Travelling provides an opportunity to discover transit points that are impossible to circumvent yet are often
overlooked. Let’s take a look at the most striking railway stations around the world…
Voted ‘the most beautiful station in the world’ by American website Mashable, Antwerp railway station was built between 1895 and 1905 at the request of King Leopold II. Its architect, Louis de la Censerie, was inspired by Lucerne station in Switzerland. Antwerpen Centraal, to give its correct name, is made of stone, glass and metal, and its 75-m-high dome makes it look like a cathedral. The site was renovated in 2009 when France’s Train à Grande Vitesse (TGV) railway network was rolled out in Belgium, providing connections to Amsterdam in the Netherlands. As proof of its charm, the station was awarded the European Union Prize for Cultural Heritage in 2011.
Liege-Guillemins station was thrust into the 21st century when it was reopened in 2009, revealing its sleek metal profile after 10 years of construction work. The station is now a landmark of the city of Liege. It was designed by the Spanish architect Santiago Calatrava Valls and is characterised by its two steel arches. It adopted the name of the quarter in which the work took place.
London St Pancras, UK
Since 2007, Eurostar passengers alight at London St Pancras rather than London Waterloo. This historical station, which is characterised by its red bricks, is an example of Gothic architecture dating back to the Victorian era. The station is not far from the famous British Library, which has copies of the Magna Carta and Johannes Gutenberg’s Bible. St Pancras was originally built to facilitate access to the Midlands. Its main concourse is named after its designer, William Henry Barlow.
Grand Central Terminal, New York, US
Grand Central Terminal is itself a tourist attraction. Visitors are transported back in time with its large clock, Greek and Roman sculptures, theatrical balconies and green ceiling constellation painted by a Frenchman. The visit continues in the main concourse, which leads to a maze of restaurants and kiosks, including the famous Oyster Bar. The tour ends at Grand Central Market, with its food purveyors spread out over 120 m.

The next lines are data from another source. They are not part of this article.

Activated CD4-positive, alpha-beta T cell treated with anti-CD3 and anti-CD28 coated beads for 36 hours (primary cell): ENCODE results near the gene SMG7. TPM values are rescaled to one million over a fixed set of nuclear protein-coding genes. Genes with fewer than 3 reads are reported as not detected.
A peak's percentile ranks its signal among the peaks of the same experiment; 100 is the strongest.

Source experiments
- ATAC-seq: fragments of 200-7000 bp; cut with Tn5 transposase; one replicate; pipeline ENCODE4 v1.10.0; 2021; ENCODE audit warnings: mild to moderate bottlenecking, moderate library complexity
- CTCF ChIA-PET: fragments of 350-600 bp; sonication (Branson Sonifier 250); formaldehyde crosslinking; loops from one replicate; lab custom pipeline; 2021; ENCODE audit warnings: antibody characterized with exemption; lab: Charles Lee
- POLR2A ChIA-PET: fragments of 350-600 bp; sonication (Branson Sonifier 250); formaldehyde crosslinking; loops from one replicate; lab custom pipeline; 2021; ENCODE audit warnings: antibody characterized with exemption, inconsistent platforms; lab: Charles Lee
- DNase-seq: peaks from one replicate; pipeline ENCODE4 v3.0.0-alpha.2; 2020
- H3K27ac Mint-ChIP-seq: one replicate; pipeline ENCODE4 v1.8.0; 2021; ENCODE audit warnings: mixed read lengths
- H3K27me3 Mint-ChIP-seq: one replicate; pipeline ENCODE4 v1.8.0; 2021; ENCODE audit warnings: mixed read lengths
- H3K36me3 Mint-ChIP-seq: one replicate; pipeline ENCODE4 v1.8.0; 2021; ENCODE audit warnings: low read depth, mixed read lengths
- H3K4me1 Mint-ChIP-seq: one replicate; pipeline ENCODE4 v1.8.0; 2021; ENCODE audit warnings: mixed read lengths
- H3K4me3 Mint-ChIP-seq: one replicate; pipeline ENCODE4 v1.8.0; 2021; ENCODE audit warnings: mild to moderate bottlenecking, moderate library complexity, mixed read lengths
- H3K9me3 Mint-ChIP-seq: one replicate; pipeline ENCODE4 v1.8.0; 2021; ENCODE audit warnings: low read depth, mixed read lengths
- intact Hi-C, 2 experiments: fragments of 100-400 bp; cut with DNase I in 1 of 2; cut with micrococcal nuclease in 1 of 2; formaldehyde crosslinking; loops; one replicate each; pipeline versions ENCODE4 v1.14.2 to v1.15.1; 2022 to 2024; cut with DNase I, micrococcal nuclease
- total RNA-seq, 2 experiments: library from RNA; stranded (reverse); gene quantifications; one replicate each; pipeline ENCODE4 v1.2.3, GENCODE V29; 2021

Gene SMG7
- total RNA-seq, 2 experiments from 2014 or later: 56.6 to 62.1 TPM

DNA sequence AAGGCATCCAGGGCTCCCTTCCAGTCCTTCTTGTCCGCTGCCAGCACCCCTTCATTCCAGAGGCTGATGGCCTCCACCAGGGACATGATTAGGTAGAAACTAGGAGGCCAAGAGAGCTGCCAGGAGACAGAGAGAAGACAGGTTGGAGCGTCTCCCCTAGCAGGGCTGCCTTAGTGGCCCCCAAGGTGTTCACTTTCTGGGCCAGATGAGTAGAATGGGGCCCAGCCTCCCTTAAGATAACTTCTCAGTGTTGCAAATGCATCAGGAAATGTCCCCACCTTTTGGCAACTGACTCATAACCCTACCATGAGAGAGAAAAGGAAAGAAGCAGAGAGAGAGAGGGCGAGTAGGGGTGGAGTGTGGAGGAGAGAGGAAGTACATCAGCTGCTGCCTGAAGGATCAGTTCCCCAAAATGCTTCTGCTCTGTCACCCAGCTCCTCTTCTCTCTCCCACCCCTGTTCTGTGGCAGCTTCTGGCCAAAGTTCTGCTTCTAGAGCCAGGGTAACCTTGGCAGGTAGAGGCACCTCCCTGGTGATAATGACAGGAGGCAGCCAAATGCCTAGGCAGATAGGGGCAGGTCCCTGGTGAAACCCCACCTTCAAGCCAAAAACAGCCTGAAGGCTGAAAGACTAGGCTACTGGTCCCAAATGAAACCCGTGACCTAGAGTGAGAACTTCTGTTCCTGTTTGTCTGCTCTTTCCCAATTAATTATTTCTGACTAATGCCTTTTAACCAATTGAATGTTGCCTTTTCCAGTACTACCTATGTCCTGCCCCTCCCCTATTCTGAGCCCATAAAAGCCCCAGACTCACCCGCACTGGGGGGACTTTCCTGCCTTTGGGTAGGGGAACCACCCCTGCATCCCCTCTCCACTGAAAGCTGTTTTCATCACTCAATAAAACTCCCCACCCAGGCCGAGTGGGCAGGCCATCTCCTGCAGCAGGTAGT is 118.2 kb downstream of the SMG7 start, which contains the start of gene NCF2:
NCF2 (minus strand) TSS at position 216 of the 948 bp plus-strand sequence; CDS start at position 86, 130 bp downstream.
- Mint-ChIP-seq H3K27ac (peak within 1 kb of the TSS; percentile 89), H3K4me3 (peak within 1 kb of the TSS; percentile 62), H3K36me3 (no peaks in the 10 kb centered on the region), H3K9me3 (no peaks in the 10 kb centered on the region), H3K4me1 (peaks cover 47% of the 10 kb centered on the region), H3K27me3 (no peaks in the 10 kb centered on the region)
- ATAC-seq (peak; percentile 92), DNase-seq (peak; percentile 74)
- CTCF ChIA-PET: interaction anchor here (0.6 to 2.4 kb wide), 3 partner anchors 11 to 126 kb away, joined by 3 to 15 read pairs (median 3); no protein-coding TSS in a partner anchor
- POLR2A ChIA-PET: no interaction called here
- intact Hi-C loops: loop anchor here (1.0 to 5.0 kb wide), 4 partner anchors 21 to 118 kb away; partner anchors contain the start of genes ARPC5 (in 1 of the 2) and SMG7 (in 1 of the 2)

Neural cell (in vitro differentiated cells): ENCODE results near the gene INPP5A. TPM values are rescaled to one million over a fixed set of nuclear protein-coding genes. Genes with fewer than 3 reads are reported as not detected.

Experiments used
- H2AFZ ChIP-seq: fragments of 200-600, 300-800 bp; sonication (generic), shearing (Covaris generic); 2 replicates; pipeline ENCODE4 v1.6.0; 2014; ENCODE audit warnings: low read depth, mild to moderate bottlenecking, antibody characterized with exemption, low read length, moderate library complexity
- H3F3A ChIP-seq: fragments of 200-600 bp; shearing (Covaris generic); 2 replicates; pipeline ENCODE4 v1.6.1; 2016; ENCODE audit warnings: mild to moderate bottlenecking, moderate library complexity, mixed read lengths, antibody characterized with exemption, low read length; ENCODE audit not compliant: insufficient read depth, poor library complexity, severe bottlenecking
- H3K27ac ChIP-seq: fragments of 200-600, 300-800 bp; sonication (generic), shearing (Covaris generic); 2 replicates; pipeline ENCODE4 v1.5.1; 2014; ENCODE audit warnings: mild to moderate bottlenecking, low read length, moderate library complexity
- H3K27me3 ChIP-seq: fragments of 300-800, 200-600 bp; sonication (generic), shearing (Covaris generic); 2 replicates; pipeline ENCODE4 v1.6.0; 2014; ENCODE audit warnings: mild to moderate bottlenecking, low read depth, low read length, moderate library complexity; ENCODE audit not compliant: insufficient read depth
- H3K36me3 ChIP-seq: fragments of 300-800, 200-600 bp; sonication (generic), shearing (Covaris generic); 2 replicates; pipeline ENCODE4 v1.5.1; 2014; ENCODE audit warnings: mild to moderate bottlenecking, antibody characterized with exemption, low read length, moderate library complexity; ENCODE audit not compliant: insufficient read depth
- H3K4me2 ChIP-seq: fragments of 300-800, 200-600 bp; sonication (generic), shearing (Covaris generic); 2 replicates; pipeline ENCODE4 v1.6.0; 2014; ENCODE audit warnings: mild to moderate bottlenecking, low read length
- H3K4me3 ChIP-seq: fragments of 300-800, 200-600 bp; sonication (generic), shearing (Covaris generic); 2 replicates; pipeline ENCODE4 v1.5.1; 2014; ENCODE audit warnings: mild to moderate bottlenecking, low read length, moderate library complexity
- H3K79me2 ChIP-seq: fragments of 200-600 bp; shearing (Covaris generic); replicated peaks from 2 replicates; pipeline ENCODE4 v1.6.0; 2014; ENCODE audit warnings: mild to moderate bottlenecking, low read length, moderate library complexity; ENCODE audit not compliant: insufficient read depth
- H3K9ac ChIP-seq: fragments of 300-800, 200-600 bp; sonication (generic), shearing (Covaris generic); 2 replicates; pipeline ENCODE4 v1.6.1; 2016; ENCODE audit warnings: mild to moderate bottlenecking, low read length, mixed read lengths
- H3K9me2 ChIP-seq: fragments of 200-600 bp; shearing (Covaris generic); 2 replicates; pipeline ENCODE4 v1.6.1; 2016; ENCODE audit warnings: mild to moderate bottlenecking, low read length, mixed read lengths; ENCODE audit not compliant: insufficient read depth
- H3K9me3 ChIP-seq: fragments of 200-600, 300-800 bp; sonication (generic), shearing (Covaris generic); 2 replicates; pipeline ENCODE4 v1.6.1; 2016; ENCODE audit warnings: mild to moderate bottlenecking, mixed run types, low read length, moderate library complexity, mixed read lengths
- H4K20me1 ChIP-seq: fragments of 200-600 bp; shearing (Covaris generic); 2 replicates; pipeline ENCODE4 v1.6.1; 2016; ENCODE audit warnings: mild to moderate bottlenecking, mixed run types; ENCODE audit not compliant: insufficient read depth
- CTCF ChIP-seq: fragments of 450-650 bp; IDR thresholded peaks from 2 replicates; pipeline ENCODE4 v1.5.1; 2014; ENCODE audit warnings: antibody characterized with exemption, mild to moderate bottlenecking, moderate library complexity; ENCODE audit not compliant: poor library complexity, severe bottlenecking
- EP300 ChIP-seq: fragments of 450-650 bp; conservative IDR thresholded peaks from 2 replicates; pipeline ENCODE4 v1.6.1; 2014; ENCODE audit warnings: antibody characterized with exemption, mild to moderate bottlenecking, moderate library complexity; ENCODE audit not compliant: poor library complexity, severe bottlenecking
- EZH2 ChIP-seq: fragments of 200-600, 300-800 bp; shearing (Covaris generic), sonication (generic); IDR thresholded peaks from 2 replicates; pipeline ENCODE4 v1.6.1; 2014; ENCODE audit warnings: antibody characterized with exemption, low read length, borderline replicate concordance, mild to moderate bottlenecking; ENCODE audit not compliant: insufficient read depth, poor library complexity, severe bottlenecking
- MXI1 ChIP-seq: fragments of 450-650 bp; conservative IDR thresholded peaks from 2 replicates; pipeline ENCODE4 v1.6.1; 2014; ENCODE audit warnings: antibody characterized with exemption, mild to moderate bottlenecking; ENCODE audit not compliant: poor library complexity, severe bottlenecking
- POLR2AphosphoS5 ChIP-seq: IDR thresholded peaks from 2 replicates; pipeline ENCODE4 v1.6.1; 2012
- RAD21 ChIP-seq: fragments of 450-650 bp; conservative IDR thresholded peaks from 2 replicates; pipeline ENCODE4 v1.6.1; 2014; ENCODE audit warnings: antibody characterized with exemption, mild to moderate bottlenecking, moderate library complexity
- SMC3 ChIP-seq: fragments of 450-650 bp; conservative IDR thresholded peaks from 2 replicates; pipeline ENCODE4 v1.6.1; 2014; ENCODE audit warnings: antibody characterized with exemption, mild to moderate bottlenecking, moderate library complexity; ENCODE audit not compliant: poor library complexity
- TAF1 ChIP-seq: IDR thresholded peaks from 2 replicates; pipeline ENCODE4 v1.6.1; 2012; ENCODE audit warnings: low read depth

Kuala Lumpur, Malaysia
The Malaysian capital’s station mixes eastern and western styles. The construction of this immaculate white building began at the beginning of the 20th century and was completed in 1910. The outside is the best vantage point for taking photos.
Madrid Atocha, Spain
Madrid Atocha station is the biggest in Spain. Its trains go out to Andalusia, France and the suburbs of Madrid. Its first construction dates back to 1851, but a fire destroyed a large part of it at the end of the 19th century. Nowadays, visitors notice its glass and steel architecture, and its tropical garden, with its 7,000 trees and plants. The station is, sadly, also famous because of the March 2004 terrorist attacks.
Maputo train station, Mozambique
The railway station in the Mozambique capital Maputo is a testament to the country’s history. The site was designed by Gustave Eiffel. Nowadays, visitors to the station can take a look at two steam locomotives dating back to the early 20th century. The station also holds exhibitions and organises jazz concerts.
The station in the city of Kanazawa in the north-central region of Honshu Island, facing the Sea of Japan, combines modernity and history. At the entrance, a huge torii (a traditional gate, which welcomes visitors to Japanese shrines) rises up 14 m in height. Inside, the futuristic station has a majestic glass dome with a shopping mall underneath. The roof is covered in solar panels, giving it the title of Japan’s first eco-friendly station.
Flinders Street Station, Melbourne, Australia
In Melbourne, Victoria, all roads lead to Flinders Street station, which is the focal point in this cultural city. Its Victorian architecture and yellow colour contrast with the landscape, even when it rains. This symbol of Melbourne faces the strikingly modern
Federation Square. When it was opened in 1854, Flinders Street station was the very first railway station in Australia, and the departure point for the country’s first steam train.